My father, Carl Dierksen, tried very hard to become a veteran. And I guess he technically would qualify as one, though he never claimed the honor.
He was 22 when he and my mother married in 1940. The following year, during World War II, he enlisted in the Army Air Corps, both to serve his country and to pursue his dream of becoming a pilot.
Dad reported to a base in Florida, where he had completed several weeks of basic training when he received the news that Mom’s father had died. As bad as that was, it got worse. Mom was an only child, and with her father gone, there was no one to operate the family farm outside of Davenport, Iowa.
Dad was given no choice. His commanding officer told him that his country needed him to be a farmer more than it needed him to be a soldier. He was given an honorable discharge and sent home.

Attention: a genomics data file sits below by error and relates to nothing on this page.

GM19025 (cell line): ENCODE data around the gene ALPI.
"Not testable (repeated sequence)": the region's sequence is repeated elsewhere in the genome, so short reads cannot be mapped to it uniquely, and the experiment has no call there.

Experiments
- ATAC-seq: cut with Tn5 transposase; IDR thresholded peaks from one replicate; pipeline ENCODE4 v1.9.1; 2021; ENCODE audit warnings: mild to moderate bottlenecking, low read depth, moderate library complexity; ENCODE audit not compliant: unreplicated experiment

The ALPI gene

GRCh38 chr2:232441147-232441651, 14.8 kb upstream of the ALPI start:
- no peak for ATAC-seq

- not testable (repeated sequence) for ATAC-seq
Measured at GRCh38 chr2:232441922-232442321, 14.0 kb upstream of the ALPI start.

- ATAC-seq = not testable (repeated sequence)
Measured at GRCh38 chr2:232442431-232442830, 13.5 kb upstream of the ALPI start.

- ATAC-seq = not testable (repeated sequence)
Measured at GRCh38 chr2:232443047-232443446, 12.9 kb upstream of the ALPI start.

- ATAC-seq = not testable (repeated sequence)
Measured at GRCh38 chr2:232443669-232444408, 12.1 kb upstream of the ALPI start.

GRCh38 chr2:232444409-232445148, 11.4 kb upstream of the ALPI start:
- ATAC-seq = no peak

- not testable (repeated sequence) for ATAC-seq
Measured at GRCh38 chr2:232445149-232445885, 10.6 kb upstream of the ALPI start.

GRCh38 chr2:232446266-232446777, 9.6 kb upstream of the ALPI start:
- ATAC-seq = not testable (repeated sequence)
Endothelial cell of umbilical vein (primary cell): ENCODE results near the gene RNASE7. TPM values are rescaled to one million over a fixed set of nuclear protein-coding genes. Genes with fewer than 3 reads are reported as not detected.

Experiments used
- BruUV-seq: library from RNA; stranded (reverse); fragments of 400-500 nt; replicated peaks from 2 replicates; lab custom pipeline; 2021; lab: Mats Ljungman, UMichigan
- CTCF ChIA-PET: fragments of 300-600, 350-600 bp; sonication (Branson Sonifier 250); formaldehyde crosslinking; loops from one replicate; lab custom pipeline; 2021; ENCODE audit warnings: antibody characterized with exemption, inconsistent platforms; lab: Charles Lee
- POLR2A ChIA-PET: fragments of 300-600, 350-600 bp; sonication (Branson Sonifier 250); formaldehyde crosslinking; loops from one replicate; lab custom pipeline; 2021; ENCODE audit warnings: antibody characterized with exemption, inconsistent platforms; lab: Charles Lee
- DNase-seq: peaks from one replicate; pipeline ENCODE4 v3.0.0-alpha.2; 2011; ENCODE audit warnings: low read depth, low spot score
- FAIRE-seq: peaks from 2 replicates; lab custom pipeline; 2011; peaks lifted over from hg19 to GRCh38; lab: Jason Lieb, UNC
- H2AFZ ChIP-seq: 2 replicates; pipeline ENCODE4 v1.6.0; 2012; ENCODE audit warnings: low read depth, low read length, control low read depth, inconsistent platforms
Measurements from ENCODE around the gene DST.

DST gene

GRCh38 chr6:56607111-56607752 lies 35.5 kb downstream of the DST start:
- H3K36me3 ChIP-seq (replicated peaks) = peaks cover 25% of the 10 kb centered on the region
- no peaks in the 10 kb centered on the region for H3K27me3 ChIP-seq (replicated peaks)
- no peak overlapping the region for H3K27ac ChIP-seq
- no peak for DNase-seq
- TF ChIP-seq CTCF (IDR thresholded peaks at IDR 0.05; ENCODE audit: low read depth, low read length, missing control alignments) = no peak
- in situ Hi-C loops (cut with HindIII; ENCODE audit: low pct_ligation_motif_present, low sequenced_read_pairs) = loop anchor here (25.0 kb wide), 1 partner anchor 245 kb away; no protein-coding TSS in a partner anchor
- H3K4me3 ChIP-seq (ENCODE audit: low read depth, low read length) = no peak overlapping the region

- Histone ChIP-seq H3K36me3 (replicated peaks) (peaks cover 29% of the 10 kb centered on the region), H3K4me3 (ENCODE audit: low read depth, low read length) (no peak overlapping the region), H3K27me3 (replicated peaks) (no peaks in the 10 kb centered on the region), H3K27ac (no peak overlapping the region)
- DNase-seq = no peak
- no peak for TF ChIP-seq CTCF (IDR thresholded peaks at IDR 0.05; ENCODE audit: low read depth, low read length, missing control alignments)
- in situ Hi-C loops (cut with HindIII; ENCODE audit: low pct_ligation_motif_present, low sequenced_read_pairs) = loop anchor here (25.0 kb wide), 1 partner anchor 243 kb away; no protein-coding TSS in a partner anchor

So Dad, who grew up in town as the son of a house painter, became an instant farmer—without the benefit of any basic training. He would spend the next 30 years of his life as a farmer and a family man. He was good at both.
Dad was a humble man. He knew that a few weeks of training had not earned him any recognition on Veterans Day.
If he were still alive, Dad would be flying the flag today. He would be the first to shake a veteran’s hand and thank him or her. Dad might still be wondering if his life would have been different if he had been allowed to stay in the Air Corps.
He never forgot his dream of flying airplanes. When he was in his 50s, he earned his private pilot’s license. A few years later, he bought his own small plane.
Dad lived his last seven years in Woodstock, where he and Mom were my neighbors. I wish he had lived to see my Abbey and Maples at the Sonatas. He would have liked helping me move and doing projects around the house. And he would have always wanted to walk down the street to the place where you can still see a farm in the distance.